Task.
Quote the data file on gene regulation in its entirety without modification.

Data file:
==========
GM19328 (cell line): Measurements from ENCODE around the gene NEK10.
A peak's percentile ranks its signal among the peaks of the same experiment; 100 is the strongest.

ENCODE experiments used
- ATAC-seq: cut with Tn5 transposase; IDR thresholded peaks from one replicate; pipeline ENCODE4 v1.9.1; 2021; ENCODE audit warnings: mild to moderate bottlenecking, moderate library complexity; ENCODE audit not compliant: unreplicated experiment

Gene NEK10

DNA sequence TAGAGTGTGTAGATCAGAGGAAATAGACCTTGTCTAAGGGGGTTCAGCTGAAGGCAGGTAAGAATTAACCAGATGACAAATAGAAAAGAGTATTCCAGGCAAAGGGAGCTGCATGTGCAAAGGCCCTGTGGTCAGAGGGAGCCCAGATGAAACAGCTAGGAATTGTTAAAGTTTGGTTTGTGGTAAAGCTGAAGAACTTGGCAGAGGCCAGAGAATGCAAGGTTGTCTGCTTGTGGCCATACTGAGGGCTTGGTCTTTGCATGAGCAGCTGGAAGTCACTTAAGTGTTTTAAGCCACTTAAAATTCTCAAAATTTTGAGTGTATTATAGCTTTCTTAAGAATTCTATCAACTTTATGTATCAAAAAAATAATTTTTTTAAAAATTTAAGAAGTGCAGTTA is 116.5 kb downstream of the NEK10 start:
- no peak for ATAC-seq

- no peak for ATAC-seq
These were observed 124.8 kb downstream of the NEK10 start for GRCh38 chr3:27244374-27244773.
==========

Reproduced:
GM19328 (cell line): Measurements from ENCODE around the gene NEK10.
A peak's percentile ranks its signal among the peaks of the same experiment; 100 is the strongest.

ENCODE experiments used
- ATAC-seq: cut with Tn5 transposase; IDR thresholded peaks from one replicate; pipeline ENCODE4 v1.9.1; 2021; ENCODE audit warnings: mild to moderate bottlenecking, moderate library complexity; ENCODE audit not compliant: unreplicated experiment

Gene NEK10

DNA sequence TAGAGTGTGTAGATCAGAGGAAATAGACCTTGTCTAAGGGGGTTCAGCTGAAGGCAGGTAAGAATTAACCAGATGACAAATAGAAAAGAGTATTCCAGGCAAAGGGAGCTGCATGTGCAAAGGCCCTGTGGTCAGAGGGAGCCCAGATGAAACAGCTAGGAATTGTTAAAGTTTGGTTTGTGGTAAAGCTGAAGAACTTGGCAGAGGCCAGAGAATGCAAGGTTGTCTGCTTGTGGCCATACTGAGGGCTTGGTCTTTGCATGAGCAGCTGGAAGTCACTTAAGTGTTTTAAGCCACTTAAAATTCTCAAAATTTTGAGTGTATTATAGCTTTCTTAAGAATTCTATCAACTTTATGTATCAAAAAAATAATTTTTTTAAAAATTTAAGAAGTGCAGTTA is 116.5 kb downstream of the NEK10 start:
- no peak for ATAC-seq

- no peak for ATAC-seq
These were observed 124.8 kb downstream of the NEK10 start for GRCh38 chr3:27244374-27244773.